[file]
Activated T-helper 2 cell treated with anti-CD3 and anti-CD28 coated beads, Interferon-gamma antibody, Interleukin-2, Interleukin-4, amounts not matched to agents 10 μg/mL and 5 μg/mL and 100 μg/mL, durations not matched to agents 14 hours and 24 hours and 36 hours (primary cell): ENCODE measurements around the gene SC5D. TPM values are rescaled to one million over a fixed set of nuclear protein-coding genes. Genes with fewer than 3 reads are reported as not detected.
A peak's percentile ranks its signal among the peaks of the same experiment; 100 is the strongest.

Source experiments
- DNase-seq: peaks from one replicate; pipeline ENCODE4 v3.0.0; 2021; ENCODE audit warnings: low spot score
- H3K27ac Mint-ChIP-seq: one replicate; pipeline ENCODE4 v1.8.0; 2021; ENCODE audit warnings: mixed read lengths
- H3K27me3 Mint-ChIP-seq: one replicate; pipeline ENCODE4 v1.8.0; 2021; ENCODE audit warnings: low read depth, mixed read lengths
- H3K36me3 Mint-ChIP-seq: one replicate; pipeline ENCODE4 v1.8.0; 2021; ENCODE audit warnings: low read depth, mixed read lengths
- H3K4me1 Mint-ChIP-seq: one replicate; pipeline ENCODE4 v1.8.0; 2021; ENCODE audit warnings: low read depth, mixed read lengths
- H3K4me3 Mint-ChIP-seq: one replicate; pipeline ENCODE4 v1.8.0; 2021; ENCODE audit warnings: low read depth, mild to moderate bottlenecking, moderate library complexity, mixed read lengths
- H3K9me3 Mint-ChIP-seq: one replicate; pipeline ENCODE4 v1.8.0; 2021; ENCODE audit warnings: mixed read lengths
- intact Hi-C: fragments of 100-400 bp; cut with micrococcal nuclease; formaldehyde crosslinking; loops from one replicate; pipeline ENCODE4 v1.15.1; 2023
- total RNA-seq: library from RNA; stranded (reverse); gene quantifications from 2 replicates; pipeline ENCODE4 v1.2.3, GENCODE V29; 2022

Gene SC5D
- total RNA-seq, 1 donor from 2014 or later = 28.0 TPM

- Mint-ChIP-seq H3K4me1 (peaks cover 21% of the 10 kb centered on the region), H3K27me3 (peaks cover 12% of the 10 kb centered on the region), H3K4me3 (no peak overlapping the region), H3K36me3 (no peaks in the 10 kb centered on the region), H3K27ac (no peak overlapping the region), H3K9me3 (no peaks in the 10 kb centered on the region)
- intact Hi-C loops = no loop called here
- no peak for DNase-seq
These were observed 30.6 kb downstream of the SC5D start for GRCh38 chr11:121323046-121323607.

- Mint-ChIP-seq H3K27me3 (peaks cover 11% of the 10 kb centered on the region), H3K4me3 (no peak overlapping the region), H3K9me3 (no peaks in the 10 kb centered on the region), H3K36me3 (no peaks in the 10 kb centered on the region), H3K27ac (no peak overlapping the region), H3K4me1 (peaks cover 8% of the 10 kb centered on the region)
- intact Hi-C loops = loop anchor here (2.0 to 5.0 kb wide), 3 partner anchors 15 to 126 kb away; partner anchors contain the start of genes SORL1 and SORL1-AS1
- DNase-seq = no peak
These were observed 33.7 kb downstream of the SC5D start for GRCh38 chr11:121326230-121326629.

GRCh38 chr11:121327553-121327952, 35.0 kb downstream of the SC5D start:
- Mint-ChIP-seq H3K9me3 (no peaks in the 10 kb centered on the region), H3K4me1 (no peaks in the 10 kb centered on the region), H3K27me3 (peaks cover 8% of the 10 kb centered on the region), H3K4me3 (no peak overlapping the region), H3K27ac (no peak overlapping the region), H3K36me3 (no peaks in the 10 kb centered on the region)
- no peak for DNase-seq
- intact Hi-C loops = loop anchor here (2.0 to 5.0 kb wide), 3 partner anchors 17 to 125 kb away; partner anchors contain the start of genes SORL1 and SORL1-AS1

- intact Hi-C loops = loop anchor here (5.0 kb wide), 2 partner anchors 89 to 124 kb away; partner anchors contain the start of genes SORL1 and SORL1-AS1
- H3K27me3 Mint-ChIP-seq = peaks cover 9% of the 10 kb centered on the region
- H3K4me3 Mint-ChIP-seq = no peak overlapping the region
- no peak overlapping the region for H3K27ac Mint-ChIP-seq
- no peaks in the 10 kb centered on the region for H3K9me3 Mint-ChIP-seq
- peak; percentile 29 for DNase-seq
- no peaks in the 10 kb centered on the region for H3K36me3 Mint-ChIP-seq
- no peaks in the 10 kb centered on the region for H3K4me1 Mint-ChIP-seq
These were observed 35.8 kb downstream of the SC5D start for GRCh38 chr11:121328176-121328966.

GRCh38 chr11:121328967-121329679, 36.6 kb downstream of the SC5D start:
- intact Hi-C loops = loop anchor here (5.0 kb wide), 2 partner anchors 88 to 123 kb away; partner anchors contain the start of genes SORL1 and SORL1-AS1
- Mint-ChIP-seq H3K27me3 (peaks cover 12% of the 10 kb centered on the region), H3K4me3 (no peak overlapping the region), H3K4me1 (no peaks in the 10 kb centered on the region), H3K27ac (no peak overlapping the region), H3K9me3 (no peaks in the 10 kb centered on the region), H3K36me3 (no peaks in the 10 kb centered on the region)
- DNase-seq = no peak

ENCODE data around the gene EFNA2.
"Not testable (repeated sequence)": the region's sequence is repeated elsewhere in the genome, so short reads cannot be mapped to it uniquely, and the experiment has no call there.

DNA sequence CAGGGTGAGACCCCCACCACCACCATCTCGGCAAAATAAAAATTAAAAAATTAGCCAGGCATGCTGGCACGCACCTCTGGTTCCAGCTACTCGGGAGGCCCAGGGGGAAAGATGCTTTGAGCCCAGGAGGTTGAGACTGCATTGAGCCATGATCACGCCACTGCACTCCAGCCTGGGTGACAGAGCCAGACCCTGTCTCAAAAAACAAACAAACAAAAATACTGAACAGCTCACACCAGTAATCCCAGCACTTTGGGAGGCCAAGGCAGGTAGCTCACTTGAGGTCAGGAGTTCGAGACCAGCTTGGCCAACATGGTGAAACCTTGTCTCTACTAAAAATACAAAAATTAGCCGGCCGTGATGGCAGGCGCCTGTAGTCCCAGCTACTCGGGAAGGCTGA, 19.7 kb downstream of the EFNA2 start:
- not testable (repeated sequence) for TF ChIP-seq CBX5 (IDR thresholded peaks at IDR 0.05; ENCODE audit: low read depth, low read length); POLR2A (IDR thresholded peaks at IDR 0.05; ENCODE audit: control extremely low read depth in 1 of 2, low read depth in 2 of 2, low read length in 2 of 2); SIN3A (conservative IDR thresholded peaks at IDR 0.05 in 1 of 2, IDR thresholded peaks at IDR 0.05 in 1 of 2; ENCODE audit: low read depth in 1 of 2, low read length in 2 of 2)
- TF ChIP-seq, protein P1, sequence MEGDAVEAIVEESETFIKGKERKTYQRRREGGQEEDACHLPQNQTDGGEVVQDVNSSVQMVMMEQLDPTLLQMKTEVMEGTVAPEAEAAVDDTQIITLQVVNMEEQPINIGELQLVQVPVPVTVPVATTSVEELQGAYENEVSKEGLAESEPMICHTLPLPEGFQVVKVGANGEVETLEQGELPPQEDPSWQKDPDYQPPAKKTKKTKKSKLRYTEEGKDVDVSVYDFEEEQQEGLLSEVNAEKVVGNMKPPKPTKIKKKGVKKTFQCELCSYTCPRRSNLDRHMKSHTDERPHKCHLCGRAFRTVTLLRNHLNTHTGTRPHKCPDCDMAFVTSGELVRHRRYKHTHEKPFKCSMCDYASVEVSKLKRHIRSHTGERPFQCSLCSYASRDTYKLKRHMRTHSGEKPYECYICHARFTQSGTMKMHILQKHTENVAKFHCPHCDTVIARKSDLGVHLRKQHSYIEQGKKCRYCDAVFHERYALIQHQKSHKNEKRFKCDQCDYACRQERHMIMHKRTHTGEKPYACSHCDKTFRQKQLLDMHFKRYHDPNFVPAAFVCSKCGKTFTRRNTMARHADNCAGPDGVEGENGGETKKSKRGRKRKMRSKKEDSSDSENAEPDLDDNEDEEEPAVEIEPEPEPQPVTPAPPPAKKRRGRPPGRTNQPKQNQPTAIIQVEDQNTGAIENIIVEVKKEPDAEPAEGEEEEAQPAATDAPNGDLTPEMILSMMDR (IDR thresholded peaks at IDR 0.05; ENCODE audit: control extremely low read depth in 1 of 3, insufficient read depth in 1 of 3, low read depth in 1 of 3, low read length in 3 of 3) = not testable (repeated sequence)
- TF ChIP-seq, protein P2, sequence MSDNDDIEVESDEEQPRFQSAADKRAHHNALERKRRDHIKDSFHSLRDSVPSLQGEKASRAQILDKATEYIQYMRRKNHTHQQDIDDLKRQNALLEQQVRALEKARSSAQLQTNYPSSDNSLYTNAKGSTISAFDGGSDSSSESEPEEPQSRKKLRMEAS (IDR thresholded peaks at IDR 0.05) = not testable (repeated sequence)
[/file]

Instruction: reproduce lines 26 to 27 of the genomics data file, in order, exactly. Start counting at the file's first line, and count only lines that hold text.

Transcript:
- intact Hi-C loops = loop anchor here (2.0 to 5.0 kb wide), 3 partner anchors 17 to 125 kb away; partner anchors contain the start of genes SORL1 and SORL1-AS1

- intact Hi-C loops = loop anchor here (5.0 kb wide), 2 partner anchors 89 to 124 kb away; partner anchors contain the start of genes SORL1 and SORL1-AS1